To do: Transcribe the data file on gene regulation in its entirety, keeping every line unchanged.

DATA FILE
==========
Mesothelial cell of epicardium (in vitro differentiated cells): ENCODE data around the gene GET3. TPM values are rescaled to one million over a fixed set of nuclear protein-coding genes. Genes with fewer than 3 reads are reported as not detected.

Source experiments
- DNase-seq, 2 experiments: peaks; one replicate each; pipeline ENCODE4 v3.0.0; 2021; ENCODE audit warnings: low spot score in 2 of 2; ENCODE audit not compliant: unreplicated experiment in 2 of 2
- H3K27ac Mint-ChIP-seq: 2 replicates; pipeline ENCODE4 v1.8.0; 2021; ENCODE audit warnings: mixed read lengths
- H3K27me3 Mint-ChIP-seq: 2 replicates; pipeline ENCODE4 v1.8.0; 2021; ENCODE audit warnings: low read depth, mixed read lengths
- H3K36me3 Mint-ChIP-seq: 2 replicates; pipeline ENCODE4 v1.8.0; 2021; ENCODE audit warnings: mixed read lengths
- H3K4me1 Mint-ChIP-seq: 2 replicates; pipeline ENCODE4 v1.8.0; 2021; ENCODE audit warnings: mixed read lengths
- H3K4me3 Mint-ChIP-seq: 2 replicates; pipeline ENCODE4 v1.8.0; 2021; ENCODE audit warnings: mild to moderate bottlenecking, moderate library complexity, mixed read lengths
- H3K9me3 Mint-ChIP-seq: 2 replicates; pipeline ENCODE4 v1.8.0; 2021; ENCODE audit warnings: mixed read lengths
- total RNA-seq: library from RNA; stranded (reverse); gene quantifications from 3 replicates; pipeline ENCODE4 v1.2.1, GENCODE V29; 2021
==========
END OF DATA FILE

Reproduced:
Mesothelial cell of epicardium (in vitro differentiated cells): ENCODE data around the gene GET3. TPM values are rescaled to one million over a fixed set of nuclear protein-coding genes. Genes with fewer than 3 reads are reported as not detected.

Source experiments
- DNase-seq, 2 experiments: peaks; one replicate each; pipeline ENCODE4 v3.0.0; 2021; ENCODE audit warnings: low spot score in 2 of 2; ENCODE audit not compliant: unreplicated experiment in 2 of 2
- H3K27ac Mint-ChIP-seq: 2 replicates; pipeline ENCODE4 v1.8.0; 2021; ENCODE audit warnings: mixed read lengths
- H3K27me3 Mint-ChIP-seq: 2 replicates; pipeline ENCODE4 v1.8.0; 2021; ENCODE audit warnings: low read depth, mixed read lengths
- H3K36me3 Mint-ChIP-seq: 2 replicates; pipeline ENCODE4 v1.8.0; 2021; ENCODE audit warnings: mixed read lengths
- H3K4me1 Mint-ChIP-seq: 2 replicates; pipeline ENCODE4 v1.8.0; 2021; ENCODE audit warnings: mixed read lengths
- H3K4me3 Mint-ChIP-seq: 2 replicates; pipeline ENCODE4 v1.8.0; 2021; ENCODE audit warnings: mild to moderate bottlenecking, moderate library complexity, mixed read lengths
- H3K9me3 Mint-ChIP-seq: 2 replicates; pipeline ENCODE4 v1.8.0; 2021; ENCODE audit warnings: mixed read lengths
- total RNA-seq: library from RNA; stranded (reverse); gene quantifications from 3 replicates; pipeline ENCODE4 v1.2.1, GENCODE V29; 2021